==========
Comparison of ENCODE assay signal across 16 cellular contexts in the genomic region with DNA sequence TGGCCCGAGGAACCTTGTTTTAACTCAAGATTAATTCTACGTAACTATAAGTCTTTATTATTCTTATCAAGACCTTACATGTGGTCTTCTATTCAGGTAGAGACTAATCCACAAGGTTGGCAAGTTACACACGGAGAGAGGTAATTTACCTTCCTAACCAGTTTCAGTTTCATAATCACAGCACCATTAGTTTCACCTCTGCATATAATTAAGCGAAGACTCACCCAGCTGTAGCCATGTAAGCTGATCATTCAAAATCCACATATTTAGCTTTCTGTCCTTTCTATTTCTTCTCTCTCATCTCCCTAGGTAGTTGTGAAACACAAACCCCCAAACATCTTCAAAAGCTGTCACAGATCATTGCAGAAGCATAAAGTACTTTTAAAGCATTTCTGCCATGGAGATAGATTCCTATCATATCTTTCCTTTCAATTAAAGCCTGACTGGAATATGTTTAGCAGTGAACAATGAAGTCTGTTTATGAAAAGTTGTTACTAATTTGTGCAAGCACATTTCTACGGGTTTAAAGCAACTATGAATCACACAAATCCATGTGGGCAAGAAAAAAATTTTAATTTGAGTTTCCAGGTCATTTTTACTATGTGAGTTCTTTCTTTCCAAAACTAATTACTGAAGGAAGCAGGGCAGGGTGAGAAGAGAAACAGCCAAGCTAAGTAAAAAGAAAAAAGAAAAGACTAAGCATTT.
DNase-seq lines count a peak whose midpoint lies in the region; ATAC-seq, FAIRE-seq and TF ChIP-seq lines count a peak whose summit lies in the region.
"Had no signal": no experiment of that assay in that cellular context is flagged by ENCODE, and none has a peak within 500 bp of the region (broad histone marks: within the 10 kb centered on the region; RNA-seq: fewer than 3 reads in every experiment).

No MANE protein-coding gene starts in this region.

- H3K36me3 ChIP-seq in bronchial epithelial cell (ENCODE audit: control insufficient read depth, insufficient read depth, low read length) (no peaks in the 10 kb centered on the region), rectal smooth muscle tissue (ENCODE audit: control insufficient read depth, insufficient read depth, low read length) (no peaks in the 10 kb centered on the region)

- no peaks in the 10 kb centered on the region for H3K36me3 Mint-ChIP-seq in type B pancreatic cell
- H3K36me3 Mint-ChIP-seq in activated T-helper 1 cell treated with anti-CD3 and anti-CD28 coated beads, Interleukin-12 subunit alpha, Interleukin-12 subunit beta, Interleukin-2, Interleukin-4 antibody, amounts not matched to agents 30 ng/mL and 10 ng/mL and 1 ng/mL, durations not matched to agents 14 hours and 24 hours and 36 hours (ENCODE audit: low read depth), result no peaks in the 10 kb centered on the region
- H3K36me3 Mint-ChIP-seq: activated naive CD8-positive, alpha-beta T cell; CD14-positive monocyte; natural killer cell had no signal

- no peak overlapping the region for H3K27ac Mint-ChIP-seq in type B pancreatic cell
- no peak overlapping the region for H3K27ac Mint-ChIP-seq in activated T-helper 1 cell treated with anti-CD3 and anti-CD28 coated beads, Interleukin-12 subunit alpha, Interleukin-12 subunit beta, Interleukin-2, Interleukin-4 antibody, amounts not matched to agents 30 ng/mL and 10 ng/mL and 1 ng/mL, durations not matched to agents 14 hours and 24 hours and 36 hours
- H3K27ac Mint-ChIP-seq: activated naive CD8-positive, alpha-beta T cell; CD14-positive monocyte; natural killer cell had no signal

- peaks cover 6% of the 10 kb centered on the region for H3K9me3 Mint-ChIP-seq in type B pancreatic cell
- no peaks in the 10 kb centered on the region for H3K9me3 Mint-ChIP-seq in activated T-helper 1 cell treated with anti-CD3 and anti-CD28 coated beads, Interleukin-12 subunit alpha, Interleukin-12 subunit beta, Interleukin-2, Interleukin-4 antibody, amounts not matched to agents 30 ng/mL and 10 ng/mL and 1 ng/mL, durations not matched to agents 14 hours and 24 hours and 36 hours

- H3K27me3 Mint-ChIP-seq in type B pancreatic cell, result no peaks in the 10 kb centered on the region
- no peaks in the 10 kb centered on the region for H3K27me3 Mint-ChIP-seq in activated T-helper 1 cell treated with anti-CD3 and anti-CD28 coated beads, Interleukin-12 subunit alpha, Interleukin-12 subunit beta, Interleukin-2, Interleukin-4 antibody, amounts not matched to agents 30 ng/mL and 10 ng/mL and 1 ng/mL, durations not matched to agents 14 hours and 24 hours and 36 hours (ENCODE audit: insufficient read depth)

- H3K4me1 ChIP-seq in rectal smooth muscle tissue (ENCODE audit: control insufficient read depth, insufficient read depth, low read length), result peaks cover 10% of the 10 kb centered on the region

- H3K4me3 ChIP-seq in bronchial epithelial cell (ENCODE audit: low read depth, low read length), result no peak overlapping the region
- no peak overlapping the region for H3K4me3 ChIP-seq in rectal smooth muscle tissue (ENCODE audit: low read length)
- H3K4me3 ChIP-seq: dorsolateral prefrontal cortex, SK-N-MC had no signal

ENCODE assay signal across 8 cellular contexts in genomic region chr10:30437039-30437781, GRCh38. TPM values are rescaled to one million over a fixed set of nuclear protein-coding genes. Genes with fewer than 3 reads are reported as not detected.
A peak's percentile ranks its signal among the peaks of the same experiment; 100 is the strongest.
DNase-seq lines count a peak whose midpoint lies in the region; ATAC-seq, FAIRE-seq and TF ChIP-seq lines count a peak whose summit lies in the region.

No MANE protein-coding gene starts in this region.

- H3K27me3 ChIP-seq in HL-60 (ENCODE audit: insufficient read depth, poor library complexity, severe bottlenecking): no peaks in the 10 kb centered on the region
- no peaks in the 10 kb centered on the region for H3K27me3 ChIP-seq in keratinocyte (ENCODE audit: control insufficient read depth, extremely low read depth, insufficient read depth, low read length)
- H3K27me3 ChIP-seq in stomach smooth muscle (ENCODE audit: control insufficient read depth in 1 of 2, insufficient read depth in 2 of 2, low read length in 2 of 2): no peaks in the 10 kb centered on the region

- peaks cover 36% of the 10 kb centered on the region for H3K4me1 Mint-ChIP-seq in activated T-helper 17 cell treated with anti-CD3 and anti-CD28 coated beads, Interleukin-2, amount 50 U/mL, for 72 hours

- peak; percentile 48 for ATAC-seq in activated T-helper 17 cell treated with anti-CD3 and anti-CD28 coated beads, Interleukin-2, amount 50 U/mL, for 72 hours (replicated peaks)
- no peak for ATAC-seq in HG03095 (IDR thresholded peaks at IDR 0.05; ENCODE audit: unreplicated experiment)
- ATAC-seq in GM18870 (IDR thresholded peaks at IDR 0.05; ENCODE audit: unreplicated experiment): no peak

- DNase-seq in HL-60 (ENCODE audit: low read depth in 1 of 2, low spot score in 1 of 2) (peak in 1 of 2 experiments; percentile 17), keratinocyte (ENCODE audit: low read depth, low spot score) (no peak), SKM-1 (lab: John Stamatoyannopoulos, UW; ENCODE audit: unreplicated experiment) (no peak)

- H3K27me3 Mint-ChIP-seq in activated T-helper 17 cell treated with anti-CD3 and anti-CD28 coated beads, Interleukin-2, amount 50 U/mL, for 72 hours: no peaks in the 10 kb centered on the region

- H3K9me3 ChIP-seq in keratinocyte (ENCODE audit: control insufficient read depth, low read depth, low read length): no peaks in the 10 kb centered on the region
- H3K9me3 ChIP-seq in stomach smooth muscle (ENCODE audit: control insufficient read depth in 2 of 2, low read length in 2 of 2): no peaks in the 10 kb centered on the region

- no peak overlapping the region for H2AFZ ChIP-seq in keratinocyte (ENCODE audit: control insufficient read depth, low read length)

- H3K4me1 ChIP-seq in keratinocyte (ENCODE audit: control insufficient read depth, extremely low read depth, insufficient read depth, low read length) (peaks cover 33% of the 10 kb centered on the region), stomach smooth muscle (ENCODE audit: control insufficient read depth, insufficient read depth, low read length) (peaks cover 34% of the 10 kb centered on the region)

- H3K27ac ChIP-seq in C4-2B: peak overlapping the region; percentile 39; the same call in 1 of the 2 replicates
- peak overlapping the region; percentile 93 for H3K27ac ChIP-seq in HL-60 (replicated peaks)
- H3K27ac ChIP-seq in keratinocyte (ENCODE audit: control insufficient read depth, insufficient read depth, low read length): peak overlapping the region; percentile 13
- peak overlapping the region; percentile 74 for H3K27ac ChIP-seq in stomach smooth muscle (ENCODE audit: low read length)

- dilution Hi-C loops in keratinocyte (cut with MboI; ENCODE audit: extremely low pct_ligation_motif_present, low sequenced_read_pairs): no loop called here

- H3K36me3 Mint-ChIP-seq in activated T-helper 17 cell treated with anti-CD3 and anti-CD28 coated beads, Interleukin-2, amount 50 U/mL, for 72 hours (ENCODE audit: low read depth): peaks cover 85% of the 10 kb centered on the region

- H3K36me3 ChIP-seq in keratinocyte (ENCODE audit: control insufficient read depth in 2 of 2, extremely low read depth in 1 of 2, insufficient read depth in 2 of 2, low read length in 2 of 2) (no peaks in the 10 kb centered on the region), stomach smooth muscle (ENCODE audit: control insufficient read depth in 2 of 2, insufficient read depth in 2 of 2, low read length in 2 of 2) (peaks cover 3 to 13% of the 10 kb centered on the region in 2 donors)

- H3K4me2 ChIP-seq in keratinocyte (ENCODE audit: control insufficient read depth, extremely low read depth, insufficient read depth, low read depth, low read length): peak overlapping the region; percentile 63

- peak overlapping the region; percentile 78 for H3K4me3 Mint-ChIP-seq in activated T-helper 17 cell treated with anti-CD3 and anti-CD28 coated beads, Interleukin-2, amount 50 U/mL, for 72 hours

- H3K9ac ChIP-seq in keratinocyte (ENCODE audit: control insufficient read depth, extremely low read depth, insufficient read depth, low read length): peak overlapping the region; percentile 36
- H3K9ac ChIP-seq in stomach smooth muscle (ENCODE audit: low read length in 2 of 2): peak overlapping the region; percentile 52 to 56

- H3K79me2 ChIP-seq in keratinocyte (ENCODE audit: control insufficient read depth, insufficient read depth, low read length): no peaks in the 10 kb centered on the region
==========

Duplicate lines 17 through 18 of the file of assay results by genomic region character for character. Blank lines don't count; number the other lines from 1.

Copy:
- H3K4me3 ChIP-seq in bronchial epithelial cell (ENCODE audit: low read depth, low read length), result no peak overlapping the region
- no peak overlapping the region for H3K4me3 ChIP-seq in rectal smooth muscle tissue (ENCODE audit: low read length)